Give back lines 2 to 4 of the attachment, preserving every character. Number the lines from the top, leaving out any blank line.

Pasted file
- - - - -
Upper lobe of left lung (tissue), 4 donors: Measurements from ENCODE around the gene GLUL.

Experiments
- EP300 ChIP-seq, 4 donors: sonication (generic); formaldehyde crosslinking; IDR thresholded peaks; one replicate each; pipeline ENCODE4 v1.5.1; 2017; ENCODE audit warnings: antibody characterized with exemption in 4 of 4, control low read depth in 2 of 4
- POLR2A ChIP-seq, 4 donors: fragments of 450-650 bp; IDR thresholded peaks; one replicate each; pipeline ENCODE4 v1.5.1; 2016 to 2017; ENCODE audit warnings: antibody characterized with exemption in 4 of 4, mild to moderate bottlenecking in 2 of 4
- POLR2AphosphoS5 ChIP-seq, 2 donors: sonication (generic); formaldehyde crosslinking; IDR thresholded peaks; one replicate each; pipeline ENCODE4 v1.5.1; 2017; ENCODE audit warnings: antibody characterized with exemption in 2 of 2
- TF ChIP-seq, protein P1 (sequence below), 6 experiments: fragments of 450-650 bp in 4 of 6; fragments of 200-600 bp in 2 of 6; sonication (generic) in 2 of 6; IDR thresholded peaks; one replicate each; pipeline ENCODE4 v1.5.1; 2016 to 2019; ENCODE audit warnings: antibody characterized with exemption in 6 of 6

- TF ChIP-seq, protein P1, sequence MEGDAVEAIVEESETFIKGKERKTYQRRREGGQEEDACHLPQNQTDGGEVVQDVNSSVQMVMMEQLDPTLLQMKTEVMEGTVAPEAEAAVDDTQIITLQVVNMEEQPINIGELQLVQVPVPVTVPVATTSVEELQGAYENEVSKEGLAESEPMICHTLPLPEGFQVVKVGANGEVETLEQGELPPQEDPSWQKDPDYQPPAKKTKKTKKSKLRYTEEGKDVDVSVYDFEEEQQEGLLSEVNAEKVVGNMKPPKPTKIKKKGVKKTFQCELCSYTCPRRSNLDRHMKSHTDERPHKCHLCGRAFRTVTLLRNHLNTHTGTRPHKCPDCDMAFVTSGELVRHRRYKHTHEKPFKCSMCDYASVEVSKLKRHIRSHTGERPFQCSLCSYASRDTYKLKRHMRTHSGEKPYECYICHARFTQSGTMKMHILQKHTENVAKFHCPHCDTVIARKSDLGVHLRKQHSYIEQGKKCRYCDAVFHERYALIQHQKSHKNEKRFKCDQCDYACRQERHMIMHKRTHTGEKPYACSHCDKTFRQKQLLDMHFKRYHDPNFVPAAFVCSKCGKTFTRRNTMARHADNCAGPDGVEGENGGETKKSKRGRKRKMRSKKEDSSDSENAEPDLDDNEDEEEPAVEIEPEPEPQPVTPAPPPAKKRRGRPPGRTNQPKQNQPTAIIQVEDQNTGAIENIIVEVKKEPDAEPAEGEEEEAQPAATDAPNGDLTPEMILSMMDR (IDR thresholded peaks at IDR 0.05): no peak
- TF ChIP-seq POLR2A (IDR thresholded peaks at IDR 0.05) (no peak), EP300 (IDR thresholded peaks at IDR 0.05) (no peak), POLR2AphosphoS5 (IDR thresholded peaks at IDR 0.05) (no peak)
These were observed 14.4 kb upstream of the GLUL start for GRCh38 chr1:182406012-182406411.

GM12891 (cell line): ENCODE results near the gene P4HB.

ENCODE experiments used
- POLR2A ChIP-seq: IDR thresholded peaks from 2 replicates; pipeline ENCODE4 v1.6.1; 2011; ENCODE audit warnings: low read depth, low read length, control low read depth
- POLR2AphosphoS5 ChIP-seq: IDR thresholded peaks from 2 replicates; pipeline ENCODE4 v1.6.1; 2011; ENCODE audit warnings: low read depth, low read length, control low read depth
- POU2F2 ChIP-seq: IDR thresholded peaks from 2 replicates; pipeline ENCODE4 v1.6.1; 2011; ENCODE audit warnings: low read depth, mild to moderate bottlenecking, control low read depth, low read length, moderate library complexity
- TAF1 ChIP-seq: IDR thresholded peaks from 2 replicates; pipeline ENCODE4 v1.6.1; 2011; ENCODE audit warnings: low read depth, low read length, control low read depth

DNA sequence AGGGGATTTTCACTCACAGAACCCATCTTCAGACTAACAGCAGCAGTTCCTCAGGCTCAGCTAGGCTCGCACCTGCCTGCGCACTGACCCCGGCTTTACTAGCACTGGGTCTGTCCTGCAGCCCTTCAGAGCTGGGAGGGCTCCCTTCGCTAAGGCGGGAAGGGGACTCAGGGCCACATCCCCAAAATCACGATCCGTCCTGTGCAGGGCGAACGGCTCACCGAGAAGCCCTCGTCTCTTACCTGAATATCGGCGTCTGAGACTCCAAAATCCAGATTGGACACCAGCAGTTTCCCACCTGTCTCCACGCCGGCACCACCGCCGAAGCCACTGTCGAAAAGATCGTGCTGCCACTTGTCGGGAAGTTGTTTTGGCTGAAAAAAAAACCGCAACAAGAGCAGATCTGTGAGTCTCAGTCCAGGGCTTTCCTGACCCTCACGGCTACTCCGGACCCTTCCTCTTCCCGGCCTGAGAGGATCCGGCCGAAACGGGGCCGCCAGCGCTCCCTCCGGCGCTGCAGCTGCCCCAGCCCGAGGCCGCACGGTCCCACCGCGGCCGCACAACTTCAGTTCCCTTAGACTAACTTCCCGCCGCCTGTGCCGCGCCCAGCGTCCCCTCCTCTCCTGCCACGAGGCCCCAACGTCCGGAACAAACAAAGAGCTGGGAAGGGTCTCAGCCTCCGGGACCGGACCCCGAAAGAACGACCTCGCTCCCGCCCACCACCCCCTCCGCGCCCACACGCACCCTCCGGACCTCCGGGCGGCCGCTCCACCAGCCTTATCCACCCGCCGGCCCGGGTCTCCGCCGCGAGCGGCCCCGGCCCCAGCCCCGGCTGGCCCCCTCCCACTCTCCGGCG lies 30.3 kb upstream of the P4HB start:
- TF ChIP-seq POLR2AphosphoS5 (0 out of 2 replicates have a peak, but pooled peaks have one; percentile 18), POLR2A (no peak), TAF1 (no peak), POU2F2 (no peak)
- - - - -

Experiments
- EP300 ChIP-seq, 4 donors: sonication (generic); formaldehyde crosslinking; IDR thresholded peaks; one replicate each; pipeline ENCODE4 v1.5.1; 2017; ENCODE audit warnings: antibody characterized with exemption in 4 of 4, control low read depth in 2 of 4
- POLR2A ChIP-seq, 4 donors: fragments of 450-650 bp; IDR thresholded peaks; one replicate each; pipeline ENCODE4 v1.5.1; 2016 to 2017; ENCODE audit warnings: antibody characterized with exemption in 4 of 4, mild to moderate bottlenecking in 2 of 4